The 'shingle' alternative

The simplest way to view this is to compare the ease of startup that physician enjoyed as an employee with the much greater effort necessary if the physician had simply come into town as a solo practitioner and hung out a shingle. Indeed, I find it helpful for the employment contract actually to set forth some of these justifications for the noncompete, to show a reasonable context for imposing the restriction.

It is also important for the restriction to be reasonable in geographic scope and in its duration. In specifying a geographic area in which a former employee can't practice for a certain period of time, most practices just draw a wide circle on a map to establish their territory. However, this often is dangerous. The premise behind the noncompete is that the medical group has a certain specifically defined market in which it has achieved demonstrated market penetration, and that it is unfair for the former employee to appropriate this market for his or her own purposes. Thus, the restricted geographic area must truly reflect the medical group's market penetration.

Often, when the restriction is in the form of a circle (for example, a 10-mile radius from Anytown, USA), there is a risk that this circle will include some areas in which the group does not enjoy significant penetration. In this case, many courts will throw out the entire noncompete provision. The same danger comes when an entire county or a portion of a county is included. In other words, be very careful that you carve out an area that truly reflects your present competitive focus.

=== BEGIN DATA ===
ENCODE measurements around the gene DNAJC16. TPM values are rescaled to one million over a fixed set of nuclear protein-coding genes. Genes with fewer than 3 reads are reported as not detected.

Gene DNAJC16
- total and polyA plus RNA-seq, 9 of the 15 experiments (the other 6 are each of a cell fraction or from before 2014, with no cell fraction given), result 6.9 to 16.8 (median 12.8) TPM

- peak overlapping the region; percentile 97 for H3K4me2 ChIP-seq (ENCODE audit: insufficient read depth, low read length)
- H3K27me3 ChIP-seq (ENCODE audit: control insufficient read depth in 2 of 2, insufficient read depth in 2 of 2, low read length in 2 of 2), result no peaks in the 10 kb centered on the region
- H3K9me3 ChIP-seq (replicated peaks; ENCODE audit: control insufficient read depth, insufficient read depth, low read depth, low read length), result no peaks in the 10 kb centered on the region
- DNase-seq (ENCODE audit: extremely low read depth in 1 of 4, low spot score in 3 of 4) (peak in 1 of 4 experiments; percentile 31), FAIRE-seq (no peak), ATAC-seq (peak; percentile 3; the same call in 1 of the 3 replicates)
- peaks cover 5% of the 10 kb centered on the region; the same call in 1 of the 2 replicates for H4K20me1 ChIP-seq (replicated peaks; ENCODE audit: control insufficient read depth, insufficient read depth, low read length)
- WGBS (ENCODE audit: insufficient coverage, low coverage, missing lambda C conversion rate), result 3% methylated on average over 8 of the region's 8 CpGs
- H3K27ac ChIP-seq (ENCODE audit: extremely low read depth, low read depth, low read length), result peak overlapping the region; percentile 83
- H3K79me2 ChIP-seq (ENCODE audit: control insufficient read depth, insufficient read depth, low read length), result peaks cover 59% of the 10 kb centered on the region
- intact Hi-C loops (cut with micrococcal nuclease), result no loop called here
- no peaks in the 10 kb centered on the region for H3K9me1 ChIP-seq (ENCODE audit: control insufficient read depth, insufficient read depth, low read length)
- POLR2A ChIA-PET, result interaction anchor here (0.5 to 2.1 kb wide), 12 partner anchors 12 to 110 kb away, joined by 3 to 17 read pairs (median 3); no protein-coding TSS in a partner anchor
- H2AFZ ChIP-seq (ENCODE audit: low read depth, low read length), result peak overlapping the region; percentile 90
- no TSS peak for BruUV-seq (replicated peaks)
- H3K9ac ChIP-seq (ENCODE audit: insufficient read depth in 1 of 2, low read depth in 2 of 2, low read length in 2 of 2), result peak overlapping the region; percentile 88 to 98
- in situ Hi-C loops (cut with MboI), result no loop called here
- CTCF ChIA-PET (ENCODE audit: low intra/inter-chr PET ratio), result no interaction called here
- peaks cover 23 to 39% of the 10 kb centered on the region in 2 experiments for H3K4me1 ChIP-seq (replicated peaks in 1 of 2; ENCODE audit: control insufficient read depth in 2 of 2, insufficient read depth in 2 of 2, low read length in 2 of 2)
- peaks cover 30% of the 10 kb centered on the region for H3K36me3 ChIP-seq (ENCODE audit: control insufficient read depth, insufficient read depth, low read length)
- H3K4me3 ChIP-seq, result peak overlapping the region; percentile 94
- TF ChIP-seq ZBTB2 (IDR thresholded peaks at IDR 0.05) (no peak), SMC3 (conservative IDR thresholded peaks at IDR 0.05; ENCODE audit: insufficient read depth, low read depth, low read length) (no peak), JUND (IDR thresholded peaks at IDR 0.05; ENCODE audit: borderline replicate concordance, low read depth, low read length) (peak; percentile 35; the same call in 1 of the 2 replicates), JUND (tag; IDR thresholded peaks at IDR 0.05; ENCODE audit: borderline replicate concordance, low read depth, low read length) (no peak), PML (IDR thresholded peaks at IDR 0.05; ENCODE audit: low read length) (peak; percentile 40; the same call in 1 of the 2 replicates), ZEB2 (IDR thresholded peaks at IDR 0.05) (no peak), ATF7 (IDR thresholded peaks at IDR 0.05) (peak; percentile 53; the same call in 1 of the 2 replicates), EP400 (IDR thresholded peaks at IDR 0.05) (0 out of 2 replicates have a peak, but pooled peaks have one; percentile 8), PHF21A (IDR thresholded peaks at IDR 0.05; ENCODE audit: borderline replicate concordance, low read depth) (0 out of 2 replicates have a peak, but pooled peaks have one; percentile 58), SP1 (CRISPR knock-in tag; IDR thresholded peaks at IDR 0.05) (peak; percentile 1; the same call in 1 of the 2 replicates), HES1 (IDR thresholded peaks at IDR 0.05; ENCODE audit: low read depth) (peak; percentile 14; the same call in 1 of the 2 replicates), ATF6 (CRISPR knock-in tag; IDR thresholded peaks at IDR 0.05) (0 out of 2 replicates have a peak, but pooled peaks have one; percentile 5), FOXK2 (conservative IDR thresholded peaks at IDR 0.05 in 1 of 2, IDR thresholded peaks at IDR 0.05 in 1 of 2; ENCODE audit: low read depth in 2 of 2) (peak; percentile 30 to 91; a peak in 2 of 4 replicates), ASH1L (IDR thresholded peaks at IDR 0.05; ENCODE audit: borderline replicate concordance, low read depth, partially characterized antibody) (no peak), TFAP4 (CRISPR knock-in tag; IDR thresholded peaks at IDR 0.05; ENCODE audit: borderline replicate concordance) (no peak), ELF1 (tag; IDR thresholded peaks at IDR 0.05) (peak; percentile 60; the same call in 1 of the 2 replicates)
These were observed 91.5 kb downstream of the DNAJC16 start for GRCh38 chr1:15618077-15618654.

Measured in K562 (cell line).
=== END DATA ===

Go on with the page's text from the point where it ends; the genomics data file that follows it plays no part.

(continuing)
Often, I find it fairer and safer to plot the practice's market area using patients' zip codes. A medical group usually can determine from its records that a small number of zip codes — say five to ten — capture an area from which 60 to 80 percent of its patients are drawn. Thus, listing those zip codes in the restrictive covenant can accurately reflect the group's true market penetration. And when the group limits its prohibition to the most important zip codes, rather than trying to capture every last zip code from which any patient is drawn, it shows a reasonable attitude that goes a long way toward ensuring enforceability. It is perfectly appropriate to reflect these prohibited zip codes with a map attached to the contract. However, be sure that the contract makes clear that the prohibition is as defined in the text, and that the map is purely for the employee's convenience.

Next month's column will continue this discussion of noncompete contract clauses.

Neil B. Caesar is president of The Health Law Center (Neil B. Caesar Law Associates, PA), a national health law/consulting practice in Greenville, S.C.